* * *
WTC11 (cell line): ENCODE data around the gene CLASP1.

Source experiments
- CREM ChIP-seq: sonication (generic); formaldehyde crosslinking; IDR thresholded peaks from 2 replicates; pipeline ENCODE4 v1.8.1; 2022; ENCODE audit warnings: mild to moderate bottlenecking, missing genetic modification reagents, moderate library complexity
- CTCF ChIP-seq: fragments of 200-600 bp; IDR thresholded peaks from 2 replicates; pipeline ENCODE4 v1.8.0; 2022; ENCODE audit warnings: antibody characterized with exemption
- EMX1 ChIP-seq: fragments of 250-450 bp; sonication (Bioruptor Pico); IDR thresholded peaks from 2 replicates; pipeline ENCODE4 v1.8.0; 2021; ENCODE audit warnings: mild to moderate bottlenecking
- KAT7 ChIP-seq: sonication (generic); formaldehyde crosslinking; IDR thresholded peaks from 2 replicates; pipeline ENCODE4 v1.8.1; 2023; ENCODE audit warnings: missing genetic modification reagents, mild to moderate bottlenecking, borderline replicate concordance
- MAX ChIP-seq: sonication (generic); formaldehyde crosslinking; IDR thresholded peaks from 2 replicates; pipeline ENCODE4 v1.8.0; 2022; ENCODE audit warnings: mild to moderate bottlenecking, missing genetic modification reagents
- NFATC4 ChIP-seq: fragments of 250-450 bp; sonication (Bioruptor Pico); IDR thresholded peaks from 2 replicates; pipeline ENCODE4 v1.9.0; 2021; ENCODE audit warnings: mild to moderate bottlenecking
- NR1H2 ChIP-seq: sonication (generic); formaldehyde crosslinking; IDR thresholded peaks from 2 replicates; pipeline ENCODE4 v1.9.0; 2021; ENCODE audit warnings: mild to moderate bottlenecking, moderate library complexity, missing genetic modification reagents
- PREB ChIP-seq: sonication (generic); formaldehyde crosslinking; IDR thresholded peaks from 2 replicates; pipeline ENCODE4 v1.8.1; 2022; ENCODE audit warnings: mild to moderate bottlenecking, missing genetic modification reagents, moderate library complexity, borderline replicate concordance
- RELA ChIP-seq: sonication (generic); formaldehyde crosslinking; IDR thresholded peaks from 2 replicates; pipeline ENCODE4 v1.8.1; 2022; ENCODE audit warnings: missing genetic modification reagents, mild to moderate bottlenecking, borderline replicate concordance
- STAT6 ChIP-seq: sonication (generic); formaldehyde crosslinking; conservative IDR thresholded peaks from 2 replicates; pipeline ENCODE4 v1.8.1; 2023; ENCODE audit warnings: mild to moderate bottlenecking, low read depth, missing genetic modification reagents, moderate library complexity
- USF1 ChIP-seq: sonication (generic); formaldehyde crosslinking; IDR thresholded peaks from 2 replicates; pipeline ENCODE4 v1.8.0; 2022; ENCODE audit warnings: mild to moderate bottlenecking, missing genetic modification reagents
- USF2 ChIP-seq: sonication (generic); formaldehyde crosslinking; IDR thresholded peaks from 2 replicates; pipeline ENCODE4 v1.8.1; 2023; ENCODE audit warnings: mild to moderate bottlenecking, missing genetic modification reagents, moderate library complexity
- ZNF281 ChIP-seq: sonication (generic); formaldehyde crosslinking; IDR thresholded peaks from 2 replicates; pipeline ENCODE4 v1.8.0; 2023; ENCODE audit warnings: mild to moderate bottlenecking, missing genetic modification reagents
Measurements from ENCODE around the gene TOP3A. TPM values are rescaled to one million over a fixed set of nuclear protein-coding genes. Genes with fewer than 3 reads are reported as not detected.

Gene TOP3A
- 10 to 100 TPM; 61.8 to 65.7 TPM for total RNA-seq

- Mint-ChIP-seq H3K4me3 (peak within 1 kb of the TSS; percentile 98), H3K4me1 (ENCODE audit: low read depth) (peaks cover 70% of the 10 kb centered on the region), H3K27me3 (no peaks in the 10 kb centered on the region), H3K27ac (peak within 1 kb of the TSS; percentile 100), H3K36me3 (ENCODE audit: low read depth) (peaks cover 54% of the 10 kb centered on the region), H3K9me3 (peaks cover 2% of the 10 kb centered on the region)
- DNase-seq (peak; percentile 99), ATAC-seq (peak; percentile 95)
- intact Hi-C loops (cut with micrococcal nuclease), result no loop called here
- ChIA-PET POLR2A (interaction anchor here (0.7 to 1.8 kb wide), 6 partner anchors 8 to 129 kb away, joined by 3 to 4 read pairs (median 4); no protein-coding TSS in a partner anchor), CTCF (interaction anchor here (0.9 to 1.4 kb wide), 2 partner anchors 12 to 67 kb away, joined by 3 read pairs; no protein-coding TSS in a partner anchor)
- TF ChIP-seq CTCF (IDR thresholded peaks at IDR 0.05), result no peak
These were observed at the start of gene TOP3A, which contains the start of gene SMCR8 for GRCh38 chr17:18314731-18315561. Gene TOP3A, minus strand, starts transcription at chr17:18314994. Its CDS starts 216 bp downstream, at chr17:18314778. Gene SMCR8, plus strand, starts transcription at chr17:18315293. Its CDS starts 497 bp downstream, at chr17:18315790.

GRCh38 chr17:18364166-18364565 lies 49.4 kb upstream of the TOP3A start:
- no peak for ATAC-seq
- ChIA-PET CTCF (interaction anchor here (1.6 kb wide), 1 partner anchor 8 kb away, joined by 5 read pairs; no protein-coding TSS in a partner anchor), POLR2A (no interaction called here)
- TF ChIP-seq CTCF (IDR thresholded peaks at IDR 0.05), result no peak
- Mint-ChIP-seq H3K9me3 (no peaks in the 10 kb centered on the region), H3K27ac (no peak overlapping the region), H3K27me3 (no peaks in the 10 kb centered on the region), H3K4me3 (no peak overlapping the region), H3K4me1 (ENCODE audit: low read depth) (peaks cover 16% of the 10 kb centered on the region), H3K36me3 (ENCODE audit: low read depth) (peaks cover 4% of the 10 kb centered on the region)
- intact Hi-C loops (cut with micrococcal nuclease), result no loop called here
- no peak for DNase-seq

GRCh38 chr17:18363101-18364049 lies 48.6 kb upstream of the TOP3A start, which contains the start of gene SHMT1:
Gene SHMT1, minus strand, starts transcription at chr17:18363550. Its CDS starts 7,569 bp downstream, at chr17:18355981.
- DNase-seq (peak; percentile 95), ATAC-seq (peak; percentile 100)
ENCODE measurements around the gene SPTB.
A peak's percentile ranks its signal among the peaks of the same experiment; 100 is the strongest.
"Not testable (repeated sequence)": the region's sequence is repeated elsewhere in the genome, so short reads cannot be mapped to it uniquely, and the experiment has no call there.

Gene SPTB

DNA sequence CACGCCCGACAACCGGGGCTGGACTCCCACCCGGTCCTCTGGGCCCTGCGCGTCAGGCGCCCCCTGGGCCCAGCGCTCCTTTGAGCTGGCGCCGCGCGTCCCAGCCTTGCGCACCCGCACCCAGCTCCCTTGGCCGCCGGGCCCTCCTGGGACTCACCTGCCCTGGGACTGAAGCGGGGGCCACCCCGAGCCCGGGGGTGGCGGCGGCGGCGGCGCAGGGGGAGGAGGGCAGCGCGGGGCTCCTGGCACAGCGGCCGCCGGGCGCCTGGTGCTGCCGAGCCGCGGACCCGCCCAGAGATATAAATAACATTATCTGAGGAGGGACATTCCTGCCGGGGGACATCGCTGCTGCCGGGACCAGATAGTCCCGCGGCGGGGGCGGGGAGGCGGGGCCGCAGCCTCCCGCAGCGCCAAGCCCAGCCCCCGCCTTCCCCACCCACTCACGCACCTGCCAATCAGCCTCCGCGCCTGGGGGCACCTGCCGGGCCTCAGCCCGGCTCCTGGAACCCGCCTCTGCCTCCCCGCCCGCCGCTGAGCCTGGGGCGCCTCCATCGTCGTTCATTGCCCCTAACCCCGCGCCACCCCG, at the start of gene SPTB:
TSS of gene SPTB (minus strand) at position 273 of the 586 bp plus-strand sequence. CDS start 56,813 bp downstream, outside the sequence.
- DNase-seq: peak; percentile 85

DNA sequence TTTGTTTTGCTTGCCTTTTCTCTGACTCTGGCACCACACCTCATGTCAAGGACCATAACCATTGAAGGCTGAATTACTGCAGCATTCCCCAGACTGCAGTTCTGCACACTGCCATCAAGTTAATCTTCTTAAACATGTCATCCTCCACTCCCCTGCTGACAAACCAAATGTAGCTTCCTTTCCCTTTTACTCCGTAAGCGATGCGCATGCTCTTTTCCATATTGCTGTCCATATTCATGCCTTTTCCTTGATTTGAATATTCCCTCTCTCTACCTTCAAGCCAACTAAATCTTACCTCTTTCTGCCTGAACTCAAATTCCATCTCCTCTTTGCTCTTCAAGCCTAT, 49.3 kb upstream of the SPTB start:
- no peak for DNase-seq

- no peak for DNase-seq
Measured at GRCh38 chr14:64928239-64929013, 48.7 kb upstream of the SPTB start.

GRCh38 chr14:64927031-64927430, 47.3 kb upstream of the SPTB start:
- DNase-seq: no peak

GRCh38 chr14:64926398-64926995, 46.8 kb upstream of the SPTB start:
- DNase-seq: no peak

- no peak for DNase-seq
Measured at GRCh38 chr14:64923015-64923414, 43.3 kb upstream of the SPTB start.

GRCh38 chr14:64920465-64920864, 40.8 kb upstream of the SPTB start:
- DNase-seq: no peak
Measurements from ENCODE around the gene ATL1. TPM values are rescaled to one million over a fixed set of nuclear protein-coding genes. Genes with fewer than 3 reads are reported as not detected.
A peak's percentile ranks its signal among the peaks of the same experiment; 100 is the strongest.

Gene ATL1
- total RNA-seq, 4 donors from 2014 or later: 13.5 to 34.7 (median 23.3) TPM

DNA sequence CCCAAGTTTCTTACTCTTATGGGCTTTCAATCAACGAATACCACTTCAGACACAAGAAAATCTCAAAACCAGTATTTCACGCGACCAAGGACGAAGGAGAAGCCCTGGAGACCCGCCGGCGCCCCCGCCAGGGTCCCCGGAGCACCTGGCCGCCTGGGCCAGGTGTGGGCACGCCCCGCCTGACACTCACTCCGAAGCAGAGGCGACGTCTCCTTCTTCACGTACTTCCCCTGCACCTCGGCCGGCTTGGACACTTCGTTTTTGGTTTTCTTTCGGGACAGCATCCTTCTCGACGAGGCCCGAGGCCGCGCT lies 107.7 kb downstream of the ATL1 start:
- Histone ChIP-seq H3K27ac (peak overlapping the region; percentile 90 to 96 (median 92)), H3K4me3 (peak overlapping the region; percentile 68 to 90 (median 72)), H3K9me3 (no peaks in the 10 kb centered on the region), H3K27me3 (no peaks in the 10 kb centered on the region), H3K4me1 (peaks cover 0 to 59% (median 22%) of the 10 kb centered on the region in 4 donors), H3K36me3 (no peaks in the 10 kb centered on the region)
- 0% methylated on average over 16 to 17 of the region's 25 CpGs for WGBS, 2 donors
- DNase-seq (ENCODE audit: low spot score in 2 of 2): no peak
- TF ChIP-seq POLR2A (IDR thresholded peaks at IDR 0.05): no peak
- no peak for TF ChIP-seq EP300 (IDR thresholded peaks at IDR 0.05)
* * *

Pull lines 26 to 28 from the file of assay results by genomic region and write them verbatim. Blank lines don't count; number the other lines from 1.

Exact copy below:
- no peak for ATAC-seq
- ChIA-PET CTCF (interaction anchor here (1.6 kb wide), 1 partner anchor 8 kb away, joined by 5 read pairs; no protein-coding TSS in a partner anchor), POLR2A (no interaction called here)
- TF ChIP-seq CTCF (IDR thresholded peaks at IDR 0.05), result no peak